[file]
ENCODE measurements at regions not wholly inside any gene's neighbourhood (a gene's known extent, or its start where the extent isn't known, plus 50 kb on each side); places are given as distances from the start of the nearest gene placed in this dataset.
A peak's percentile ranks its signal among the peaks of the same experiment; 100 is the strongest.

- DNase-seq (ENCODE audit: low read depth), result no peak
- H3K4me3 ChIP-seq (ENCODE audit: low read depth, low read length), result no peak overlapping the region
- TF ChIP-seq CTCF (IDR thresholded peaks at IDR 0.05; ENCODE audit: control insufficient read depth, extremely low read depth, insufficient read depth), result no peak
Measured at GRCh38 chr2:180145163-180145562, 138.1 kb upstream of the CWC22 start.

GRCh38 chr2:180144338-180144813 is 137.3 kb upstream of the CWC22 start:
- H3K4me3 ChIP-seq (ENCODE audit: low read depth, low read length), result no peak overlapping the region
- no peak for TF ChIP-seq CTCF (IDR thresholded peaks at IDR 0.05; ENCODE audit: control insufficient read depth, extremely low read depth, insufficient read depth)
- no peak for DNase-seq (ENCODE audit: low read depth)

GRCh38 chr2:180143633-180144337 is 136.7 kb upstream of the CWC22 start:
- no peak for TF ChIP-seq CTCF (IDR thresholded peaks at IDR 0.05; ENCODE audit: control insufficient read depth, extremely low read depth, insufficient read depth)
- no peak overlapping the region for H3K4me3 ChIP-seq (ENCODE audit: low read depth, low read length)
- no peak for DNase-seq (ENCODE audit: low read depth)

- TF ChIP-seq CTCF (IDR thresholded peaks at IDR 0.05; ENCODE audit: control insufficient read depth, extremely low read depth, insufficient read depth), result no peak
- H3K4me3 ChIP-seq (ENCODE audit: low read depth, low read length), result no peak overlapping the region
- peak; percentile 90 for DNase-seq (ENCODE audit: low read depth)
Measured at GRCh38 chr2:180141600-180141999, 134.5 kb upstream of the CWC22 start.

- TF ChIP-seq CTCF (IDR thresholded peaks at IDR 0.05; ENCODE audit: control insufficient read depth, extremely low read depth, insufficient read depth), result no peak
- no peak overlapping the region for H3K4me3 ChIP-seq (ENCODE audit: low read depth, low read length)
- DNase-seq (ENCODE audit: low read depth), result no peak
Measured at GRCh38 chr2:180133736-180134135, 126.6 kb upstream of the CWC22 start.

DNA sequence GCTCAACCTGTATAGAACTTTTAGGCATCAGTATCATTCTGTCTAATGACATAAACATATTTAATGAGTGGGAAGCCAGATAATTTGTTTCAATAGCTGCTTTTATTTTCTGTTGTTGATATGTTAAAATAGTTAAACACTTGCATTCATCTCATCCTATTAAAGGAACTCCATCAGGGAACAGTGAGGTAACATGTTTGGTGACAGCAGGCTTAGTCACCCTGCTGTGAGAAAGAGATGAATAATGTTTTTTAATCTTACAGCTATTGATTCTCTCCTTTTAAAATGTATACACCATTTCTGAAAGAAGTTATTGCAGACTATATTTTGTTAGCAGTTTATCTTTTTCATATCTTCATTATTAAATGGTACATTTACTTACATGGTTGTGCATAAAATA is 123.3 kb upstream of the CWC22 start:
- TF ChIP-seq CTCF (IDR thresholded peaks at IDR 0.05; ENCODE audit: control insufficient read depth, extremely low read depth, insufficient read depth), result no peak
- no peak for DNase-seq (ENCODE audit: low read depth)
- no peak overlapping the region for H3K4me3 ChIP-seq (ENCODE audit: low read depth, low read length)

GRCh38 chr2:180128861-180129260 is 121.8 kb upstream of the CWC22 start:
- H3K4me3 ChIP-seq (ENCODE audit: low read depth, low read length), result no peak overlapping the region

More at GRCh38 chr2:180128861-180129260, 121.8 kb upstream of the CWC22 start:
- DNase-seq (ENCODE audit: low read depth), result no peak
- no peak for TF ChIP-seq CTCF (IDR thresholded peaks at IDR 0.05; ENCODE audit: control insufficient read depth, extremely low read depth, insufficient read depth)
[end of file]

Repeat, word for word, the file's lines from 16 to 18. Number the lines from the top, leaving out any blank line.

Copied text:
- H3K4me3 ChIP-seq (ENCODE audit: low read depth, low read length), result no peak overlapping the region
- peak; percentile 90 for DNase-seq (ENCODE audit: low read depth)
Measured at GRCh38 chr2:180141600-180141999, 134.5 kb upstream of the CWC22 start.